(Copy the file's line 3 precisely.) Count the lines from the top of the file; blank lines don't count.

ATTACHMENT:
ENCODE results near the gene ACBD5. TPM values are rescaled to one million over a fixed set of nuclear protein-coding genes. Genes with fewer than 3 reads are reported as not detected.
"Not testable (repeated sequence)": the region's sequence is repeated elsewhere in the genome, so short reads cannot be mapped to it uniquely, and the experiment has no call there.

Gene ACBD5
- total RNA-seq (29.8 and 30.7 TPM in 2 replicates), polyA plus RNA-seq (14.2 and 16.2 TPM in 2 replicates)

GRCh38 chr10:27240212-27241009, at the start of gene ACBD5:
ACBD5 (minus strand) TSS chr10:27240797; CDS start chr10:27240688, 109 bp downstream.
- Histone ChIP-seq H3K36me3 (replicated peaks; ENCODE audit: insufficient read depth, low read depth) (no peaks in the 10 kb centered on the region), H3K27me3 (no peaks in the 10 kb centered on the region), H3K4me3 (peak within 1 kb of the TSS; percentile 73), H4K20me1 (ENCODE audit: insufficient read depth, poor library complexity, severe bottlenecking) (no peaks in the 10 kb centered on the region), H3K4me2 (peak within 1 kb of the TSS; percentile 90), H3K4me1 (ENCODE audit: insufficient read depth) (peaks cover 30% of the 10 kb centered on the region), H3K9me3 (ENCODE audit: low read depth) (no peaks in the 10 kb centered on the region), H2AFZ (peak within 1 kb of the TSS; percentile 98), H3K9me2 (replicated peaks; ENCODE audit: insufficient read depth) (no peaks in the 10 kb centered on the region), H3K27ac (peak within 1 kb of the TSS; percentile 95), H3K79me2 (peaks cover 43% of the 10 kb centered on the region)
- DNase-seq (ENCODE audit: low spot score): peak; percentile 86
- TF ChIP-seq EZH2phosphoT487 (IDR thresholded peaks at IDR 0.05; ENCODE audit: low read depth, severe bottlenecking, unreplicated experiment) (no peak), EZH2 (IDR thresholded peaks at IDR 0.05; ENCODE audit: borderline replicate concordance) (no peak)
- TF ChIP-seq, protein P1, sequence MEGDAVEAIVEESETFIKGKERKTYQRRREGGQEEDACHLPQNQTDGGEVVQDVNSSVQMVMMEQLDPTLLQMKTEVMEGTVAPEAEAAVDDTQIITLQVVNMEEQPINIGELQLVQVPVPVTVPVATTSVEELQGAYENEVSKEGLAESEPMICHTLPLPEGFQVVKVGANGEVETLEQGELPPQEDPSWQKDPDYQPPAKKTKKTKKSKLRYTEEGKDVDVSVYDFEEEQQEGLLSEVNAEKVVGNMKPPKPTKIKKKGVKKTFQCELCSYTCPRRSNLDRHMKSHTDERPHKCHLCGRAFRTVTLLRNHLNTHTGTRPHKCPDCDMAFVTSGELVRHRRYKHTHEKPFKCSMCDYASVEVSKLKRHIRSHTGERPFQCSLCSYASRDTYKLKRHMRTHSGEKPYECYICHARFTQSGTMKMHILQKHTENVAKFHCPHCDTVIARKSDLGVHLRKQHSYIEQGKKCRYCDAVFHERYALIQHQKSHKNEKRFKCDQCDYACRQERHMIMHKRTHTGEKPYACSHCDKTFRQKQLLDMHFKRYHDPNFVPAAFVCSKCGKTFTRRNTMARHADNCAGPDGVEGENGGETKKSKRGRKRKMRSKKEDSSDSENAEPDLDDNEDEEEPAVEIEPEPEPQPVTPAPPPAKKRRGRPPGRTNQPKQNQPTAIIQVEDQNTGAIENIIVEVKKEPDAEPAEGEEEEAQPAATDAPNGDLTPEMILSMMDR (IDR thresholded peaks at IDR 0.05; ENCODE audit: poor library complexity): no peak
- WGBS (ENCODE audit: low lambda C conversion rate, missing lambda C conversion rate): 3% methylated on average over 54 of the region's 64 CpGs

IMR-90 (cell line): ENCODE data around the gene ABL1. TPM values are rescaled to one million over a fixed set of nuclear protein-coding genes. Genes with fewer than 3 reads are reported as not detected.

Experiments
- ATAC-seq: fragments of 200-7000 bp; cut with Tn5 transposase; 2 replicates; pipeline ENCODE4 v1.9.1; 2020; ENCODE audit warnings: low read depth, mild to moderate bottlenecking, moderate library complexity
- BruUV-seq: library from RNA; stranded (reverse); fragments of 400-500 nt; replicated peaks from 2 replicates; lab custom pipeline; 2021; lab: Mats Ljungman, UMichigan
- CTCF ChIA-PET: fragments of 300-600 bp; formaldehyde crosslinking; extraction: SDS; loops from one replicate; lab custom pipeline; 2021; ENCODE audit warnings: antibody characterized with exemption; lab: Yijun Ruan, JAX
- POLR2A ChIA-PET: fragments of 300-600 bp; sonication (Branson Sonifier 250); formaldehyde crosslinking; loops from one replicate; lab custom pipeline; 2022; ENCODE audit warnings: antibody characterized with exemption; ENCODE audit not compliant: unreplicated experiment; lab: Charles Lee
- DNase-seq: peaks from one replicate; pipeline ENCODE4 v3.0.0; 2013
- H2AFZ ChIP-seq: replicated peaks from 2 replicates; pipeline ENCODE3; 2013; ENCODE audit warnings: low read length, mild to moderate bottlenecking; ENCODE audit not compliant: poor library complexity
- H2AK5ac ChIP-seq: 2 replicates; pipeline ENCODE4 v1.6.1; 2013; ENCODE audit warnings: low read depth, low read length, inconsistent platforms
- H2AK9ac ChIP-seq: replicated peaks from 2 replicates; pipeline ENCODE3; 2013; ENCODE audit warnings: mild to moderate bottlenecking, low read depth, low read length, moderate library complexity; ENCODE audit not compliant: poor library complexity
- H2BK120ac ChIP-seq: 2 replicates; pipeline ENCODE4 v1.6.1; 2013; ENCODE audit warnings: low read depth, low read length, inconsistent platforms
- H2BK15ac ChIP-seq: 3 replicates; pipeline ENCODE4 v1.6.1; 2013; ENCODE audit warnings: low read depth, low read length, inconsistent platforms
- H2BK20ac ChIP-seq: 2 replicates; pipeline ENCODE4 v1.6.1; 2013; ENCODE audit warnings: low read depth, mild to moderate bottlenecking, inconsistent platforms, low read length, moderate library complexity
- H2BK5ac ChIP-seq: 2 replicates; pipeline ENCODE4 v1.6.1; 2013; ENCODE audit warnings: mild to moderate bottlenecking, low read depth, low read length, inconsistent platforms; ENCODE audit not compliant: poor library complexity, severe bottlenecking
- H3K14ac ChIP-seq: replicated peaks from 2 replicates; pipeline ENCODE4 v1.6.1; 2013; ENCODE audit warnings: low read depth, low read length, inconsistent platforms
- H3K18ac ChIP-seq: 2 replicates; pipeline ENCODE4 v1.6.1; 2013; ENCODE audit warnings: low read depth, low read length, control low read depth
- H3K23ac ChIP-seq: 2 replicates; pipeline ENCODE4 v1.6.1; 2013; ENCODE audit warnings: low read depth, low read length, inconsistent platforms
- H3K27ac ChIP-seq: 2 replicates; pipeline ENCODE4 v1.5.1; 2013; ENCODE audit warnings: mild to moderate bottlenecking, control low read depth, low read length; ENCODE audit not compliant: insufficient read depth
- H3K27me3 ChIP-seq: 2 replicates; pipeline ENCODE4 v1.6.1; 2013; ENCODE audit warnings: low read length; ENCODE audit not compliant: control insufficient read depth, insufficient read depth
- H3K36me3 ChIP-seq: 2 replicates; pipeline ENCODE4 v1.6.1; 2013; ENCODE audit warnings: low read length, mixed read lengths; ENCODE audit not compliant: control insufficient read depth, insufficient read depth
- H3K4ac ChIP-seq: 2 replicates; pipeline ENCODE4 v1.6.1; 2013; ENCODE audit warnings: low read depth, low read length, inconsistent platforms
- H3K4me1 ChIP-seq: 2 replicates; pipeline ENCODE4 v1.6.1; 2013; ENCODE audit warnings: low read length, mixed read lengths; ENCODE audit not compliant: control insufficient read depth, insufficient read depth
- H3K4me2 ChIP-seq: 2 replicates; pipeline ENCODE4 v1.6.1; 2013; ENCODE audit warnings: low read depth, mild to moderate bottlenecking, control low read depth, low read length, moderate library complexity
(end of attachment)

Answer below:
Gene ACBD5